Based on unconfirmed numbers, it appears #MiddletownRI voters narrowly approve a bond for a new middle-high school Tuesday amid strong turnout at the polls.
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REAL WORK BEGINS AFTER SCHOOL BOND
APPEARS TO BE APPROVED
MIDDLETOWN, R.I. (NOVEMBER 7, 2023) – Middletown officials thanked voters Tuesday for their support of a bond for a new middle-high school.
Acknowledging the project was a big ask for the community, local leaders said following the close of polls across town amid extremely strong turnout that they appreciated the backing of voters and the apparent win.
Although the numbers from the state Board of Elections weren’t final as of this morning, “Yes” votes for the bond outpaced the “No” votes by 120. The latest vote count was 2,046 in favor and 1,926 against, with a couple dozen mail ballots yet to be counted.
To a person, local leaders stressed that the real work was just beginning and the project would be “on time and on budget” from Day 1, a frequent mantra of Town Council President Paul M. Rodrigues.
“We stand here today with immense gratitude in our hearts, humbled by the unwavering support and belief that our community has placed in the middle-high school bond,” Rodrigues and council Vice President Thomas Welch said. “The approval of this bond is a testament to the shared vision and commitment to the betterment of Middletown as a whole.
“This bond is about more than just improving a school building; it is about lifting up our entire community. It is a declaration that we value our students' future, the education they receive, and the role our schools play in shaping their lives. It is a promise to provide them with modern, safe, and efficient learning environments that will empower them to excel.”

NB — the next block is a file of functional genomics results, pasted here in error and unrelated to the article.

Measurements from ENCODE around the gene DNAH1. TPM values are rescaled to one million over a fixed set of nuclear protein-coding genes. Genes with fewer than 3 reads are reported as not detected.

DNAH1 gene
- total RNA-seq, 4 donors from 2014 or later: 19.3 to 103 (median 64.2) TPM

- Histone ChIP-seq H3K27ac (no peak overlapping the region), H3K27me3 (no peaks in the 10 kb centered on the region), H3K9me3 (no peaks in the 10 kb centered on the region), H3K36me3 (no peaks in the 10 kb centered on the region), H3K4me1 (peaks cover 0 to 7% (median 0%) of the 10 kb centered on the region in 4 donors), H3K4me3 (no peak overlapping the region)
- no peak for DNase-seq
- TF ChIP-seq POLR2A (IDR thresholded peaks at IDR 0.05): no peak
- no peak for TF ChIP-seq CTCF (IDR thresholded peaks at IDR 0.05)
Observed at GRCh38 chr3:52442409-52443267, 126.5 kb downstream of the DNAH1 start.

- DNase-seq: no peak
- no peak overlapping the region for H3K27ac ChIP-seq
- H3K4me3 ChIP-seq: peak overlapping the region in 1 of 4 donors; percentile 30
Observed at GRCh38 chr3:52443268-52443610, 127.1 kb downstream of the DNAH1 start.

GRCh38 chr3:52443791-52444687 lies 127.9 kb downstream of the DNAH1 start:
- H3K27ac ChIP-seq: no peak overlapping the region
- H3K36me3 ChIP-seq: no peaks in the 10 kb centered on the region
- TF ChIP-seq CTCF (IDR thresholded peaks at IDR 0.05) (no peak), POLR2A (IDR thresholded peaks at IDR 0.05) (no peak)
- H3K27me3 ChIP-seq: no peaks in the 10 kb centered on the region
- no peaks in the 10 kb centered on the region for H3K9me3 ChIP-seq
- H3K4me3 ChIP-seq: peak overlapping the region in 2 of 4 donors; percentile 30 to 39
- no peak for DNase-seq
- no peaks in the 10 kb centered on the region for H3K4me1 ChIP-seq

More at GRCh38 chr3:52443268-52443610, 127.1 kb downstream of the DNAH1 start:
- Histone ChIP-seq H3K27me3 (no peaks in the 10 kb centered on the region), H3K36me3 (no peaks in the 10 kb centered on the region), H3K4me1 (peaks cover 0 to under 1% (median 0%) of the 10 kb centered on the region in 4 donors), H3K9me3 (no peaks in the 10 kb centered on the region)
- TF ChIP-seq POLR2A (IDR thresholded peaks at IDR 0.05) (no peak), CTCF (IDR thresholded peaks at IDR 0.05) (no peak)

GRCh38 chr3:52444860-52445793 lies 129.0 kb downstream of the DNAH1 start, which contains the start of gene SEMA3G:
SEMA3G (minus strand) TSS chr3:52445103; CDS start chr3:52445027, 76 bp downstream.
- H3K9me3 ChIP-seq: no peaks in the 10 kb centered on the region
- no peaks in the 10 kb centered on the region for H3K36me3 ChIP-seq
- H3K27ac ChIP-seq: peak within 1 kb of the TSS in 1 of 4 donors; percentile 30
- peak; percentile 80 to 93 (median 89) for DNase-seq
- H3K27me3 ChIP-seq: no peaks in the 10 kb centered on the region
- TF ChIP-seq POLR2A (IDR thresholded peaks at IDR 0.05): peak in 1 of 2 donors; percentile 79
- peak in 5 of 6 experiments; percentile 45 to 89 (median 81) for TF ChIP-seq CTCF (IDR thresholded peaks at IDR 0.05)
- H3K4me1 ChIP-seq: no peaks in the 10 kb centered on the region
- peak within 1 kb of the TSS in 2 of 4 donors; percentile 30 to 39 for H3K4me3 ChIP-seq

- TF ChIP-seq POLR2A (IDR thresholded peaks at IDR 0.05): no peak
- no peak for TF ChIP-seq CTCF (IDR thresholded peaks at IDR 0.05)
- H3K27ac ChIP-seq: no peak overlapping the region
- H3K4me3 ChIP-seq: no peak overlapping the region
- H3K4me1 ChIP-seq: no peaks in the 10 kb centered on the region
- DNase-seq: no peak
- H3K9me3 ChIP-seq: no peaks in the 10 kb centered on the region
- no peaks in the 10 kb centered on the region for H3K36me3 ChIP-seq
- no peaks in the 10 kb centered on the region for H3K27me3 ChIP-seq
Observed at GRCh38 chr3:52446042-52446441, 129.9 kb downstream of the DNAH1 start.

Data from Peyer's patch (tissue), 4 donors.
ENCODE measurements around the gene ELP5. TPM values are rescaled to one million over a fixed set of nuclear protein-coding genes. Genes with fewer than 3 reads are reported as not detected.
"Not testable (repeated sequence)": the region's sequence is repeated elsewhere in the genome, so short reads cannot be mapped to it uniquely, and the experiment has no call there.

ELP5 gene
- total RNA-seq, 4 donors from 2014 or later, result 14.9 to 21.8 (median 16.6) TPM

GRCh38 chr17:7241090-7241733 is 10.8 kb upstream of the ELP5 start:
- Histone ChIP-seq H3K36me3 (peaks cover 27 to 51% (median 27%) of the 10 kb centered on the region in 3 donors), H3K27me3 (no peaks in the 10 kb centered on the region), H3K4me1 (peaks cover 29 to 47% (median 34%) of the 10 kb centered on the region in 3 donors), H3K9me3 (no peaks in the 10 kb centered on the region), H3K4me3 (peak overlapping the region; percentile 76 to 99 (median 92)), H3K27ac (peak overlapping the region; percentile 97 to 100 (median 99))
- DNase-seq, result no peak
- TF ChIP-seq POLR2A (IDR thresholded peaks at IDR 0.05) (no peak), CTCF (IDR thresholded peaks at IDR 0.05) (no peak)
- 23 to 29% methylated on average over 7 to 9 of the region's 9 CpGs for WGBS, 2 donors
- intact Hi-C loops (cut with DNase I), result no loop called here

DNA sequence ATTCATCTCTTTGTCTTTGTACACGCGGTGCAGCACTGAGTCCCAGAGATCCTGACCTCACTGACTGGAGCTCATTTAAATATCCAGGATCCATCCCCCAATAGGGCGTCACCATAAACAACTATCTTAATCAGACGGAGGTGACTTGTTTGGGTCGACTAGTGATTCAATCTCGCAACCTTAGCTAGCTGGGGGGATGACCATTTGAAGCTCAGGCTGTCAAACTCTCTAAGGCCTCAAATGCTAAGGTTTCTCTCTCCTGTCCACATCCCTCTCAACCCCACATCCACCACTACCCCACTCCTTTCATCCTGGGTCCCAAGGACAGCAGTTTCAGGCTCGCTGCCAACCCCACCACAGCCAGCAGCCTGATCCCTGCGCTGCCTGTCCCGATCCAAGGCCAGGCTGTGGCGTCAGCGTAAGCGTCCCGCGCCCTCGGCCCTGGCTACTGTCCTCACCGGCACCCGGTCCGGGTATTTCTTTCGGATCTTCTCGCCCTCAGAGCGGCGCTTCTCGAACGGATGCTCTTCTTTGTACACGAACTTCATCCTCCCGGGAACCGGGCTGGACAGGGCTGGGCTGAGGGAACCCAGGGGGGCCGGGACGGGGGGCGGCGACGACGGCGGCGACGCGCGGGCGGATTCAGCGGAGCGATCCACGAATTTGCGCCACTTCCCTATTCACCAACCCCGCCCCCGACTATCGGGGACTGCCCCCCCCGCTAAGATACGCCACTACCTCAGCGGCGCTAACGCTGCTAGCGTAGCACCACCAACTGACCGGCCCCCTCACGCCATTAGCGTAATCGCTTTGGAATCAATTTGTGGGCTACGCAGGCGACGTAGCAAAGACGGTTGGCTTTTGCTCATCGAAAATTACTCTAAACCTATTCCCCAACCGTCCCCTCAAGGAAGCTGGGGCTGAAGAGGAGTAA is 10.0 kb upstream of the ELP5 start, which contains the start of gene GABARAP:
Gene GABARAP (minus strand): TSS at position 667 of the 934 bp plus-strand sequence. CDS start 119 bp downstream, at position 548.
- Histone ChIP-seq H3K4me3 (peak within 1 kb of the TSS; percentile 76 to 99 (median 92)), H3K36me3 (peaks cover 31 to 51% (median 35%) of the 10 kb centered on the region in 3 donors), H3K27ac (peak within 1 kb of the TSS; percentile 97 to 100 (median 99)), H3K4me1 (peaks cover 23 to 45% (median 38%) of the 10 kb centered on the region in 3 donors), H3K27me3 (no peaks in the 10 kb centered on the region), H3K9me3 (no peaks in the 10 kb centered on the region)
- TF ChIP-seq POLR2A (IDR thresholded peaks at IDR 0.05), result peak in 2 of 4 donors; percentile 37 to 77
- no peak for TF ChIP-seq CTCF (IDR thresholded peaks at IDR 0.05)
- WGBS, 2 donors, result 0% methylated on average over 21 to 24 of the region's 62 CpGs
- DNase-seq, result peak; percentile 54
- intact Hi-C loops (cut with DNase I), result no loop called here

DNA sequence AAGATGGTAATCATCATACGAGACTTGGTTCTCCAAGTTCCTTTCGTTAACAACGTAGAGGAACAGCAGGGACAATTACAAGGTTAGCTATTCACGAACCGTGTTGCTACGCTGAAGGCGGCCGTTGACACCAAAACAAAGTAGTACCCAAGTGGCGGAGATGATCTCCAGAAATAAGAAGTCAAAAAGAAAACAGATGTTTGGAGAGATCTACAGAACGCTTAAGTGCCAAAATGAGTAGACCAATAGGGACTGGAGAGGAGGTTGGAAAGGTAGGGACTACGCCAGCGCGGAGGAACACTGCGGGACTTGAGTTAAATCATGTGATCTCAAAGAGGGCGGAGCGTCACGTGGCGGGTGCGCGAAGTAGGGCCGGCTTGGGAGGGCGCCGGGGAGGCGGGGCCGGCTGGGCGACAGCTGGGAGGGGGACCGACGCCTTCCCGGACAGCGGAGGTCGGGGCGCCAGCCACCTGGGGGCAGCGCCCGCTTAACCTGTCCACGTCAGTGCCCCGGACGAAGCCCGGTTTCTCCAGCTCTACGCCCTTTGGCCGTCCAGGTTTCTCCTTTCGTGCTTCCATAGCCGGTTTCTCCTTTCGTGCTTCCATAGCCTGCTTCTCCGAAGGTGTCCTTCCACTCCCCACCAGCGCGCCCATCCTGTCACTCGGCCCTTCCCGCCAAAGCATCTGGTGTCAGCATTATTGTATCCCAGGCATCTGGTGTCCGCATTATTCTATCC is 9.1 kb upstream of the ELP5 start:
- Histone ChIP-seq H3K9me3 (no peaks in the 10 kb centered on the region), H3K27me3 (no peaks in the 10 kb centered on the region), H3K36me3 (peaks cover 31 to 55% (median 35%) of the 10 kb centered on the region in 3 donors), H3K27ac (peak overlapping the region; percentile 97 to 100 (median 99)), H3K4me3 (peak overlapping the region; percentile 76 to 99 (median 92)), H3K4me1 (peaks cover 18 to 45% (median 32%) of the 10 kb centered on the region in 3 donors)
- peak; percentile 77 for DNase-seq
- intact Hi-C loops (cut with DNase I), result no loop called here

Members of the School Committee and School Building Committee — the volunteer group that will continue to oversee every aspect of the project — agreed.
“We believe this bond approval is a testament to the unity and forward-thinking spirit of our community,” School Committee Chairperson Theresa Spengler and Vice Chairperson Tami Holden said. “It sends a powerful message that we are dedicated to creating a brighter future for our children and ensuring that Middletown remains a place where families want to live, work, and thrive.
“The success of this bond initiative reflects the tireless efforts of many individuals, from members of the School Building Committee to concerned parents, dedicated teachers, and engaged citizens. It is a victory that belongs to all of us, and it exemplifies the strength of our collective resolve.”
“We understand the responsibility that comes with this vote of confidence,” School Building Committee Co-Chairs Ed Brady and Charlie Roberts said. “Rest assured that we are committed to delivering on the promises of modern, safe, and innovative school facilities. The planning and execution of this project will be conducted with transparency, fiscal responsibility, and a focus on meeting the needs of our students and community.
“Our gratitude extends to everyone who played a part in this journey—parents, educators, town officials, and all residents who shared their vision for a better Middletown. Your voices were heard, and your support has paved the way for a brighter future.”
From the moment the polls opened at 7 am at Gaudet Middle School and Middletown High School, local officials described voting as “steady” and “brisk.”
By the end of the day, voting staff said the turnout was easily the best Middletown had seen in recent memory for a special election.
Things were so busy the state Board of Elections delivered more ballots early Tuesday just to make sure there were enough for every vote in Middletown to get counted.
Town voting staff said as of Tuesday, there were 10,398 active registered voters in Middletown.